The practice test software has been useful  in terms of showing me things I didn’t study very well or at all.  I’m expecting to significantly improve my correct answer percentage on my next pass.

I’m a little nervous though because it seems that the real test involves some questions that are generic database questions and I don’t think that the test prep software includes that section.  If you look at the list of topics they have a  section called “Key DBA Skills”.  I’d hope that after 19 years as an Oracle DBA I’d have some skills, but there are plenty of things I don’t do every day, such as setting up ASM.  I guess I’ll just have to bone up on the key areas of pre-12c that I don’t use all the time and hope I’m not surprised.

Anyway, I’m at 44% but hoping to make some strides in the new few weeks.

- Bobby

 

Categories: DBA Blogs

Supercharge your Applications with Oracle WebLogic

All enterprises are using an application server but the question is why they need an application server. The answer is they need to deliver applications and software to just about any device...

We share our skills to maximize your revenue!
Categories: DBA Blogs

Why is Affinity Mask Negative in sp_configure?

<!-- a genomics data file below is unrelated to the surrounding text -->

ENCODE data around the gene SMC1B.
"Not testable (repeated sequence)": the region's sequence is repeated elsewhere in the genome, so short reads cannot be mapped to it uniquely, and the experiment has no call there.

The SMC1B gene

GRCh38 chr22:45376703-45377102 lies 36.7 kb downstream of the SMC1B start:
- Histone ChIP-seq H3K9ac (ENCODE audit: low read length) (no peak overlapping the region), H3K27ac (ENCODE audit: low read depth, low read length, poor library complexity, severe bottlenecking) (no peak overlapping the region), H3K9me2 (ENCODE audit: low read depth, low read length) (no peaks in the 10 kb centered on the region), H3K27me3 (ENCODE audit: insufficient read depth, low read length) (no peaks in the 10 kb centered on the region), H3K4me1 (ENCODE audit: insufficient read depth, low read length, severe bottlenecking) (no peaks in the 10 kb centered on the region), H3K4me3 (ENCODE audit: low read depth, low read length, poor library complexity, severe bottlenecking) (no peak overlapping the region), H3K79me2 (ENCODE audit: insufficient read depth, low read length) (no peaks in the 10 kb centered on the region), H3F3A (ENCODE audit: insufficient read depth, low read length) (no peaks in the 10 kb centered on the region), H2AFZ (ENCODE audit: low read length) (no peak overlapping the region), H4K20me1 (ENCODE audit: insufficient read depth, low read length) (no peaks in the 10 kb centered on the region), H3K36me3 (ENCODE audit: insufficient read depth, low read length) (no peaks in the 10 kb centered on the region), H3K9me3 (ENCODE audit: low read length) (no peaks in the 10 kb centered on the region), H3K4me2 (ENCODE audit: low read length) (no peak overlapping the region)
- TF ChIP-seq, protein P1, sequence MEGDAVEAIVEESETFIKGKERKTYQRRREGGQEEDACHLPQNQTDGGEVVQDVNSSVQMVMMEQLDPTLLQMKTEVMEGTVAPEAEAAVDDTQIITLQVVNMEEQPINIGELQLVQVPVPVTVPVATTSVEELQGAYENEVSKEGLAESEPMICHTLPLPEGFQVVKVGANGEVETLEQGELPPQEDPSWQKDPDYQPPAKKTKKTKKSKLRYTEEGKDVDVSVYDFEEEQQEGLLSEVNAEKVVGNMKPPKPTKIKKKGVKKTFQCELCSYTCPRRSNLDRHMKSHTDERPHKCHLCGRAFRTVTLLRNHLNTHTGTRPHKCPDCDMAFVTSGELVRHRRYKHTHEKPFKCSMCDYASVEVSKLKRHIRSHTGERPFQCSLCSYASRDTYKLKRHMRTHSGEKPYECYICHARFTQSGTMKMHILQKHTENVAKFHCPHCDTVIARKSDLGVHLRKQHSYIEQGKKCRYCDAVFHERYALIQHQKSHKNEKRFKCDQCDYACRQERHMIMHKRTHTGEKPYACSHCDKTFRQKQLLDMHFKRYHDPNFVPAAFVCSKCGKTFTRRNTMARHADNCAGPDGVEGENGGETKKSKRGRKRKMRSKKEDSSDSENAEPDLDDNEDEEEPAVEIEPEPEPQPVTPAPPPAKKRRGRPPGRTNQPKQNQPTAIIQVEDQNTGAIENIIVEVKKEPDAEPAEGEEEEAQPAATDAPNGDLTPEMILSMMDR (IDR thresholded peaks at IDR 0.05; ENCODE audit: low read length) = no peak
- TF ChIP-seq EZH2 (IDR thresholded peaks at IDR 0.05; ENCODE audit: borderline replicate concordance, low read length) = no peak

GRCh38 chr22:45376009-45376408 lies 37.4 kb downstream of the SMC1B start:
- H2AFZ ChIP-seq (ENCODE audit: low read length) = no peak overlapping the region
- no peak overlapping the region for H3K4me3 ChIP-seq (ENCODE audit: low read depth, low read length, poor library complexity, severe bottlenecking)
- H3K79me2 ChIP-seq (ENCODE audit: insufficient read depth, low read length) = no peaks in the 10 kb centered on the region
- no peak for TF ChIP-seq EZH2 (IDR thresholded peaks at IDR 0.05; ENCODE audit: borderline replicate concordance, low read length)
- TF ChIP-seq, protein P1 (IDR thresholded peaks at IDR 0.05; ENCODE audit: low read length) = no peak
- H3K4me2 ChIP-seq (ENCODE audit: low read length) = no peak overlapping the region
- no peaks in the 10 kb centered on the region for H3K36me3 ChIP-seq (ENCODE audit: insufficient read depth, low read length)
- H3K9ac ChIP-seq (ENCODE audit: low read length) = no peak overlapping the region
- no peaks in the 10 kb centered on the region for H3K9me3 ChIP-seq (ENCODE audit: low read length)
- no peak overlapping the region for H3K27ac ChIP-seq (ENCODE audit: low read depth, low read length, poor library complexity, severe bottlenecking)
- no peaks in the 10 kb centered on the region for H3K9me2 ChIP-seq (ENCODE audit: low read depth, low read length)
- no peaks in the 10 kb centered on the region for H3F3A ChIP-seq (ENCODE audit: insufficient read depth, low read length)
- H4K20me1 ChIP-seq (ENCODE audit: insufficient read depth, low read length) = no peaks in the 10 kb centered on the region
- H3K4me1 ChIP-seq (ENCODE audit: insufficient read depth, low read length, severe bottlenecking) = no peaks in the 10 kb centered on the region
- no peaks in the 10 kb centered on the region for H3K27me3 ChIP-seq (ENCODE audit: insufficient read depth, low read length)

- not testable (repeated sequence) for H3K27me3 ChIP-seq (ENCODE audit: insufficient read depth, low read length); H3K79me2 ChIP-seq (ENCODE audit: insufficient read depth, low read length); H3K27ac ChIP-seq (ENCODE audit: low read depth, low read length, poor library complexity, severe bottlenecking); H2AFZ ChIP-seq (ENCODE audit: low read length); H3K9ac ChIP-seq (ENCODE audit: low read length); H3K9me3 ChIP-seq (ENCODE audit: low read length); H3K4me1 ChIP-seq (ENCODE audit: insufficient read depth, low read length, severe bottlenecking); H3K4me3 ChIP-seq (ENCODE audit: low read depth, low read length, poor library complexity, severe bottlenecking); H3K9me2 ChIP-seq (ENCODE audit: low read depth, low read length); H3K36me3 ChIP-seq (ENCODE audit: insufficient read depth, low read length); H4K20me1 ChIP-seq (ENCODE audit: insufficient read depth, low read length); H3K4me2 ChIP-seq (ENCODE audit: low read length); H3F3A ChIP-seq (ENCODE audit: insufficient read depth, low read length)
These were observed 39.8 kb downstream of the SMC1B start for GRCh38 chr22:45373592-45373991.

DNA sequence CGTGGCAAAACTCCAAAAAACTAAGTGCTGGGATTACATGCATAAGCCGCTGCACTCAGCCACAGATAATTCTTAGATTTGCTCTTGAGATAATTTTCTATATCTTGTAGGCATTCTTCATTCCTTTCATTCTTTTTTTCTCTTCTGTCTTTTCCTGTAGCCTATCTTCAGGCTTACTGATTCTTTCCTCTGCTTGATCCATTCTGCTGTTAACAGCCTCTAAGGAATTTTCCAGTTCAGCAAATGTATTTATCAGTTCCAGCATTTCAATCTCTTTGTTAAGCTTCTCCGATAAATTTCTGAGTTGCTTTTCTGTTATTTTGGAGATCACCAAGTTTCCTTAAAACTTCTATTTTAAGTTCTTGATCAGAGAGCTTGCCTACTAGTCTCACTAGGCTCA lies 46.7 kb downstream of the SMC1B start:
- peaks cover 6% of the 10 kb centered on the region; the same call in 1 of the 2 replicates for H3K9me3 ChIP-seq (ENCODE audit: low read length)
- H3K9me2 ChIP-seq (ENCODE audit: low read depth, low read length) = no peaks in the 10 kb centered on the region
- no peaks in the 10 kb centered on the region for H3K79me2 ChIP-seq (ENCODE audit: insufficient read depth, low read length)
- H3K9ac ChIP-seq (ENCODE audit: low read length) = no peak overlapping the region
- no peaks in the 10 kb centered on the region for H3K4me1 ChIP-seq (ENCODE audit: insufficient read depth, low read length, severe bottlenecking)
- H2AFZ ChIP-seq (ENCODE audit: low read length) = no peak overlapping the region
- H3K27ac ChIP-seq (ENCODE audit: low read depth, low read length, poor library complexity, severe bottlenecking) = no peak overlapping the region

Pythian Group - Tue, 2014-04-15 07:56

While looking at a SQL server health report, I found affinity mask parameter in sp_configure output showing a negative value.

name                                minimum     maximum     config_value run_value
----------------------------------- ----------- ----------- ------------ -----------
affinity mask                       -2147483648 2147483647  -1066394617  -1066394617

Affinity mask is a SQL Server configuration option which is used to assign processors to specific threads for improved performance. To know more about affinity mask, read this. Usually, the value for affinity mask is a positive integer (decimal format) in sp_configure. The article in previous link shows an example of binary bit mask and corresponding decimal value to be set in sp_configure.

 

I was curious to find out why the value of affinity mask could be negative as according to BOL http://technet.microsoft.com/en-us/library/ms187104(v=sql.105).aspx

 

 affinity_mask_memeThe values for affinity mask are as follows:

          · A one-byte affinity mask covers up to 8 CPUs in a multiprocessor computer.

       

          · A two-byte affinity mask covers up to 16 CPUs in a multiprocessor computer.

         

          · A three-byte affinity mask covers up to 24 CPUs in a multiprocessor computer.